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Geology Trip North byGerry Bennett page 1

Page history last edited by Ron Prickett 1 year, 1 month ago

 

I have almost completed the three pages dealing with geological features of Algoma.  I plan to add a page or two every day while we are are at home in Midland.

 

This is Page 1  which deals with the general geology - the distribution of the major rock units in space and time.

 

Page 2 - "Road Logs" will include several self-guided geological tours along a few of the local highways and byways.  These road logs  are modified from those prepared for field trips for many of the university group and professional geologists who have visited Algoma to see evidence of the climate, atmospheric composition and tectonic history of the area.

 

Page 3 is tentatively titled  "Other Geological Stuff" will include whatever I think you might find interesting.

 

 

Changes to these pages will be ongoing.

 

 

1a. A Rock-Chart for the Rocks of the Elliot Lake Area and the Southeast Lake Superior Region.

 

 

A carefull examination of the figure below will reveal a great deal of information about the age distribution of the geology of the Algoma District as well as part of Michigan (I hope).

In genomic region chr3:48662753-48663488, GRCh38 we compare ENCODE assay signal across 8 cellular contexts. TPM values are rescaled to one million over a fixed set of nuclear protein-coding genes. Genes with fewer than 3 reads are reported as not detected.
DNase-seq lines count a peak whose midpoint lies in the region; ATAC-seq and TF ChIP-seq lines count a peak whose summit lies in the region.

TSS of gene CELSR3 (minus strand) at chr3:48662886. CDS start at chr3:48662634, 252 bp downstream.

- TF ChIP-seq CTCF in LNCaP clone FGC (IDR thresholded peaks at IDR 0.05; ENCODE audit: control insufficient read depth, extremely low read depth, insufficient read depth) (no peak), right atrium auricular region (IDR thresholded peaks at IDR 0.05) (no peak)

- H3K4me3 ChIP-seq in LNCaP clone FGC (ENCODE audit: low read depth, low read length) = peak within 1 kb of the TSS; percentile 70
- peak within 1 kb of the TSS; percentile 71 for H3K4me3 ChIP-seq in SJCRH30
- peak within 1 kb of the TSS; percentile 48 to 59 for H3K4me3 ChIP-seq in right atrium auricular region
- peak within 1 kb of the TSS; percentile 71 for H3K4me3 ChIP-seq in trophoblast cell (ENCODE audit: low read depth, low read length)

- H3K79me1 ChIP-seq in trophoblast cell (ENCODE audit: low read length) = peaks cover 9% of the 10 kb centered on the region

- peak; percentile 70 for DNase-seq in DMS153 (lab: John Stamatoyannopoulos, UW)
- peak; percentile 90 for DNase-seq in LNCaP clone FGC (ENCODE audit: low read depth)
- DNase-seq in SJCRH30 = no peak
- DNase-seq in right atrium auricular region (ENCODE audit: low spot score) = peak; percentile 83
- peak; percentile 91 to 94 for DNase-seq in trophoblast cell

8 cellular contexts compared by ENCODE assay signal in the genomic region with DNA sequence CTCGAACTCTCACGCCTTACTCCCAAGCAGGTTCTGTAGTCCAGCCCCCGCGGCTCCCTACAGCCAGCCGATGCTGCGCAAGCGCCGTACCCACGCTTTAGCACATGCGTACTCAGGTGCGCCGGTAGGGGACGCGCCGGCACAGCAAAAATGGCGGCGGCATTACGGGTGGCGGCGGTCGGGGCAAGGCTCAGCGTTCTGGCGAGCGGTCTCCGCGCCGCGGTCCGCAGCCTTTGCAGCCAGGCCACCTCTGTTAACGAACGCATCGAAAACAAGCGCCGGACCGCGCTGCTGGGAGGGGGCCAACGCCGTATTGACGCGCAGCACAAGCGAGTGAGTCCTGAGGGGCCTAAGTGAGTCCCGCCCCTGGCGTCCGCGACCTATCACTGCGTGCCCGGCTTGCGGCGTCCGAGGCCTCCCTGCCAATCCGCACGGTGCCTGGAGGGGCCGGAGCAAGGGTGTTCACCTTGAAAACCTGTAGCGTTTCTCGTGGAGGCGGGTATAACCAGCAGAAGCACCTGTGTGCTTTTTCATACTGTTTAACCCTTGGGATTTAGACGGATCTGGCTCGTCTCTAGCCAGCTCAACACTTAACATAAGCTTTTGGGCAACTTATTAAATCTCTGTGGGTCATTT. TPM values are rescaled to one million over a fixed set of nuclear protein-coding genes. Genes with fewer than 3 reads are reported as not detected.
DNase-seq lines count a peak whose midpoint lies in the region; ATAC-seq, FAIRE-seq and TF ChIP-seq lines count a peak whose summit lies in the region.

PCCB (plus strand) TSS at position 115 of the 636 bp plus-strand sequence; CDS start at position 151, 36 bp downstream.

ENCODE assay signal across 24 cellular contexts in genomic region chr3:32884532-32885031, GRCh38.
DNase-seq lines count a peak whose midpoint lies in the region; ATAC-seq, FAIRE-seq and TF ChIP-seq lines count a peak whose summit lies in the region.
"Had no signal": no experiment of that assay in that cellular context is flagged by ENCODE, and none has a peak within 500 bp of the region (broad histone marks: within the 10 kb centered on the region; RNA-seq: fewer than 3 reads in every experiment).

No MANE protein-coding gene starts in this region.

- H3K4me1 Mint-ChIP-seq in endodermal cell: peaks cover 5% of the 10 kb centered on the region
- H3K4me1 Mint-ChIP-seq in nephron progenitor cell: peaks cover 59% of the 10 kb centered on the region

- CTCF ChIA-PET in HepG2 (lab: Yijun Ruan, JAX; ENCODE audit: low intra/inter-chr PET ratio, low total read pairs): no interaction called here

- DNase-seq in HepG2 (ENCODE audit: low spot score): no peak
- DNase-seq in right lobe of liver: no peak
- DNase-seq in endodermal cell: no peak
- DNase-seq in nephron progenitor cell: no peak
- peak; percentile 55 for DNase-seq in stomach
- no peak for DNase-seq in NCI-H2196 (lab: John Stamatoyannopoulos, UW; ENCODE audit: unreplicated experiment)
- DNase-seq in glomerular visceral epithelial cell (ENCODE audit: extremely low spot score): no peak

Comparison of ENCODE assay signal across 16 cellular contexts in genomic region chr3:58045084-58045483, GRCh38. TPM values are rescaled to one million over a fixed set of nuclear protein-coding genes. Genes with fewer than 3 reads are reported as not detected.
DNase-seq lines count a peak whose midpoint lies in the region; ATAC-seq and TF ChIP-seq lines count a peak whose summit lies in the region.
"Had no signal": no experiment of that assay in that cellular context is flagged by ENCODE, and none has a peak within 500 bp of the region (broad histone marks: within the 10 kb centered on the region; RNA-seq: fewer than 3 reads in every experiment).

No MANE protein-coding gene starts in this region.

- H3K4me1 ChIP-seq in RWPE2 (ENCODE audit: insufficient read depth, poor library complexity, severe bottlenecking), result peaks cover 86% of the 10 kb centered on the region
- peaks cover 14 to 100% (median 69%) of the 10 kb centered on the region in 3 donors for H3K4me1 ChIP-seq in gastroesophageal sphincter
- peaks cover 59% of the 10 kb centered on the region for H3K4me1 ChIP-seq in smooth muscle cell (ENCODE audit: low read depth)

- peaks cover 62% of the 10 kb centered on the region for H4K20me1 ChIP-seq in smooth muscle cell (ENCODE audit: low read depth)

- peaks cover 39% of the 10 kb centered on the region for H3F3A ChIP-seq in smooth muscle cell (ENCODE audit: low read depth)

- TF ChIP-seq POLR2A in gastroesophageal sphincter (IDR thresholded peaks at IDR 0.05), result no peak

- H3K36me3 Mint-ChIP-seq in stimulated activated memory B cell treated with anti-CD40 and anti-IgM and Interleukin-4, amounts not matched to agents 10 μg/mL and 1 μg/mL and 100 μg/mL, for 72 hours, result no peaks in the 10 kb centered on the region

You will see that the rocks presently present represent only a fraction of the last three billion years. During most of that period the rocks of what is now Algoma were above sea level and therefore exposed to the processes of chemical and mechanical weathering (erosion  by wind, water and ice).  The vertical number scale is in millions of years before the present (Mybp).  The horizontal arrows point to absolute ages as determined by radiometric dating of the uranium and lead content of minerals.  Note also the rise of atmospheric oxygen about 240 million years before the present.

 

 

 

 

 

A geological Map of the South East Shore of Lake Supeior

 

 

The Map below is a bedrock geological map of the major rock types along part of the East Shore of Lake Superior.

 

The map is map is much a generalization of the rocks you will find in that area.  For example: Do not expect to find only granitic rocks or gneiss (prnounced "gneiss") in the red area.  Minor areas of older volcanic rocks and younger dike rocks and many other minor rock types are alo present. A much more specific detailed geological map is more representative.  Page 2 will include more detailed road logs

which will illustrate the more site specific feartures of the geology along  local highways.

 

 

 

 

A Geological Map of the Eastt Shore of Lake Superior

 

 

 

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